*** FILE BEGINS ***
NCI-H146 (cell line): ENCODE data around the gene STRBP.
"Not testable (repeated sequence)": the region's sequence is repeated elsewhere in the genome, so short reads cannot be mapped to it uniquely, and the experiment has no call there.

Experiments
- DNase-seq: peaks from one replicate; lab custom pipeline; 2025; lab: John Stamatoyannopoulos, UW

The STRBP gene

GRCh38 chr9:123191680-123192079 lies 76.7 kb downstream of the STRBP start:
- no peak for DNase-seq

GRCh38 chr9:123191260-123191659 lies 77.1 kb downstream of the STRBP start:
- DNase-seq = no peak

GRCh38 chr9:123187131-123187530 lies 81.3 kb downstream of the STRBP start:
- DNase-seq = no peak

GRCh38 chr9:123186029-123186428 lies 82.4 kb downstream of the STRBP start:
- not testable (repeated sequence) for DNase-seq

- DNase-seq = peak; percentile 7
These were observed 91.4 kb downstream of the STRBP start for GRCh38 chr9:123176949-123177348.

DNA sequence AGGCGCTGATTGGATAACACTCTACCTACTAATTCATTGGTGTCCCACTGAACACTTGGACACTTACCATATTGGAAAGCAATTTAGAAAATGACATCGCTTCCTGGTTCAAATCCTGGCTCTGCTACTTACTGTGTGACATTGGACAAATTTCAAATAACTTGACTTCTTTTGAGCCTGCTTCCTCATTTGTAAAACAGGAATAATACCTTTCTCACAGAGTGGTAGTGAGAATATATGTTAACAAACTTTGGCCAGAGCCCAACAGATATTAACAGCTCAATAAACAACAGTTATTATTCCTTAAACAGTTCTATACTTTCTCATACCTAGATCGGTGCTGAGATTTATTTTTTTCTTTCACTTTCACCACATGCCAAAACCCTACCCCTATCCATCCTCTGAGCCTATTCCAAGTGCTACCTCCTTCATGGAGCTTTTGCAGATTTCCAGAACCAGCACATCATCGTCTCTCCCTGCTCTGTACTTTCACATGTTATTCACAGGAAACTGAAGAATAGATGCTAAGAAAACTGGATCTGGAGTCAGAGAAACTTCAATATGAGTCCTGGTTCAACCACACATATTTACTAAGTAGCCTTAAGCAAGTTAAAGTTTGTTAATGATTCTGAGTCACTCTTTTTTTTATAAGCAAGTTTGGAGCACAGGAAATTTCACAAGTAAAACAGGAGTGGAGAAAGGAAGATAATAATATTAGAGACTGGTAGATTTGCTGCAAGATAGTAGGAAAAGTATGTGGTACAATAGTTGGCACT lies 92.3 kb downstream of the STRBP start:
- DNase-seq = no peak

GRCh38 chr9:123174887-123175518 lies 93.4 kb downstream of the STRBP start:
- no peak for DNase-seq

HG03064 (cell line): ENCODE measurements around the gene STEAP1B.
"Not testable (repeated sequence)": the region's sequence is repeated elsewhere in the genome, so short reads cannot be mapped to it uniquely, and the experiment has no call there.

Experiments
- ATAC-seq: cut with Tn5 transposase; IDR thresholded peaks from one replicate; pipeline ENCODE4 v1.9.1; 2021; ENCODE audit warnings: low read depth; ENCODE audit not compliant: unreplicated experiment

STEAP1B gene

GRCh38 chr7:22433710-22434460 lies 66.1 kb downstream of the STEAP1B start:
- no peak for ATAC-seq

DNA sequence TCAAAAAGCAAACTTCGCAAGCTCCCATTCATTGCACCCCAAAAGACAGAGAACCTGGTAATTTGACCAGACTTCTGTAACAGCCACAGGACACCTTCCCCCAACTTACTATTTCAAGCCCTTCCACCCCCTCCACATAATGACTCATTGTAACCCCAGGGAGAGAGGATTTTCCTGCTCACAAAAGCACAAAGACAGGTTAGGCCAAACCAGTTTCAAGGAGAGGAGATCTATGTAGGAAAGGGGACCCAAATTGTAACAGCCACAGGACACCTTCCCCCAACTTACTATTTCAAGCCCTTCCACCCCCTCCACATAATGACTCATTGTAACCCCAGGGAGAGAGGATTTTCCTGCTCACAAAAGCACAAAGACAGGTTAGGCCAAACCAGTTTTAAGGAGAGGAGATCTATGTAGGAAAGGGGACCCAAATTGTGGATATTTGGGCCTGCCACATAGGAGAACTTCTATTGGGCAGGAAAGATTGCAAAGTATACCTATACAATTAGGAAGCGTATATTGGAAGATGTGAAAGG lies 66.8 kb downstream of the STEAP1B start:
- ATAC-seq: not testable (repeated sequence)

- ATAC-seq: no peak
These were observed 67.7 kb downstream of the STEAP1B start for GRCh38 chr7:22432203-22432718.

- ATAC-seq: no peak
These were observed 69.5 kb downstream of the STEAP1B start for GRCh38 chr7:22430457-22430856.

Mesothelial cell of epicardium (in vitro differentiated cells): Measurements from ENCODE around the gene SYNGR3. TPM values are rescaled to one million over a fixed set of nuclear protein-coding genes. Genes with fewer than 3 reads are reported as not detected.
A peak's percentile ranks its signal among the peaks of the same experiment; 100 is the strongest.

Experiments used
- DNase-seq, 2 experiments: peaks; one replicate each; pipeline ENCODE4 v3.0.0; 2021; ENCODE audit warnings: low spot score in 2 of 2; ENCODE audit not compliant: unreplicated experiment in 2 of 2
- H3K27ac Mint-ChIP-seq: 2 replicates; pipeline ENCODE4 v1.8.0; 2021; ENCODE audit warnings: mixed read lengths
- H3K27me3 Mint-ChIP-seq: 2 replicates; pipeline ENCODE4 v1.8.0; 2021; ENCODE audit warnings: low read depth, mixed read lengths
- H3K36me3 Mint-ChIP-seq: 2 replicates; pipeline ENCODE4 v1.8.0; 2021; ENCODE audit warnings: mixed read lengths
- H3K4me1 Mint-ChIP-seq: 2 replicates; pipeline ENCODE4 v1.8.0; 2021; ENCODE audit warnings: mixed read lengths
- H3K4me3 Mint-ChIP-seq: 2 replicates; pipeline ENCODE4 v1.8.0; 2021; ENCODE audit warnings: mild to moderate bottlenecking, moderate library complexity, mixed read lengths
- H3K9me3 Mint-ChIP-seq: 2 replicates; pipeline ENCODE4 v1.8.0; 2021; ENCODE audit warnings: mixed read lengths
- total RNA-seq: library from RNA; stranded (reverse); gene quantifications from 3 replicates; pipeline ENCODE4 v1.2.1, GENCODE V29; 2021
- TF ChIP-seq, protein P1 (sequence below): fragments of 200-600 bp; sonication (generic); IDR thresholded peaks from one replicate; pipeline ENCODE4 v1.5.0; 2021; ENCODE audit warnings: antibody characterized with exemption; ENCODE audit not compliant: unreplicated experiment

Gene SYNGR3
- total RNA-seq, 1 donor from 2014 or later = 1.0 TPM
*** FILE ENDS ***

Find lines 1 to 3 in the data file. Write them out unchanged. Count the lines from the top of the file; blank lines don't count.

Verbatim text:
NCI-H146 (cell line): ENCODE data around the gene STRBP.
"Not testable (repeated sequence)": the region's sequence is repeated elsewhere in the genome, so short reads cannot be mapped to it uniquely, and the experiment has no call there.

Experiments